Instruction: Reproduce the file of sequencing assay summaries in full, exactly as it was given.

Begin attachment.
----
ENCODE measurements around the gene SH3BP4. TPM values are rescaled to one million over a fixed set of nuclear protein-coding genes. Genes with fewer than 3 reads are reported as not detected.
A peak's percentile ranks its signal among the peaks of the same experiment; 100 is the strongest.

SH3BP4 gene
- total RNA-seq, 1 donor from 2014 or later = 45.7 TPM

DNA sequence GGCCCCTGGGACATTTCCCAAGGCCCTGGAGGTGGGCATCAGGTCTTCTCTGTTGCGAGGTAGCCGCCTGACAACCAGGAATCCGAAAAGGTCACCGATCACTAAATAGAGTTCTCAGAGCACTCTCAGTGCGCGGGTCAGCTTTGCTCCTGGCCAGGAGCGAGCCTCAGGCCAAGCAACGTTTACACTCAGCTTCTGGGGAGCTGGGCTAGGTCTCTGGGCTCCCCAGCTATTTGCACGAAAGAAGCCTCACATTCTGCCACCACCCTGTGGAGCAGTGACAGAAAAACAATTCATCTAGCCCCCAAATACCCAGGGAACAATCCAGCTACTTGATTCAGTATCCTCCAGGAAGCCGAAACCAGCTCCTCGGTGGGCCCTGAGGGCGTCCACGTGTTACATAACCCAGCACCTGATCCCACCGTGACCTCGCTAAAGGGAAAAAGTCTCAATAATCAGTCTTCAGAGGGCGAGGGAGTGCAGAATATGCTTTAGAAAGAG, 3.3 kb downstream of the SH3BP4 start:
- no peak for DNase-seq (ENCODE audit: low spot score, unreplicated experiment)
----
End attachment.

ENCODE measurements around the gene SH3BP4. TPM values are rescaled to one million over a fixed set of nuclear protein-coding genes. Genes with fewer than 3 reads are reported as not detected.
A peak's percentile ranks its signal among the peaks of the same experiment; 100 is the strongest.

SH3BP4 gene
- total RNA-seq, 1 donor from 2014 or later = 45.7 TPM

DNA sequence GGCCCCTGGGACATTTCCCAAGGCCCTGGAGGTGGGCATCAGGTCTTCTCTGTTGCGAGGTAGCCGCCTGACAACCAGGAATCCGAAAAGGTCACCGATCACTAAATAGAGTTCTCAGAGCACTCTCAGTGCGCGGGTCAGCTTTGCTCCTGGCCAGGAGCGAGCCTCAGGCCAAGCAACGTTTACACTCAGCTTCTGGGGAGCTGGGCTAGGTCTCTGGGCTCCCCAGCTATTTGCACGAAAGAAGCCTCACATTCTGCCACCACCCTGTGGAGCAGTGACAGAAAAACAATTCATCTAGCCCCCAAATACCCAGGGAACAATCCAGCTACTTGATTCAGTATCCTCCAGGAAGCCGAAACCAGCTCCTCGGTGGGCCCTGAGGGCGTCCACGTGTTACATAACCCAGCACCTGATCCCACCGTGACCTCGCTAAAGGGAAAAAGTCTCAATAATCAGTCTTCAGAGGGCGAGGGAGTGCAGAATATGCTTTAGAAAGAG, 3.3 kb downstream of the SH3BP4 start:
- no peak for DNase-seq (ENCODE audit: low spot score, unreplicated experiment)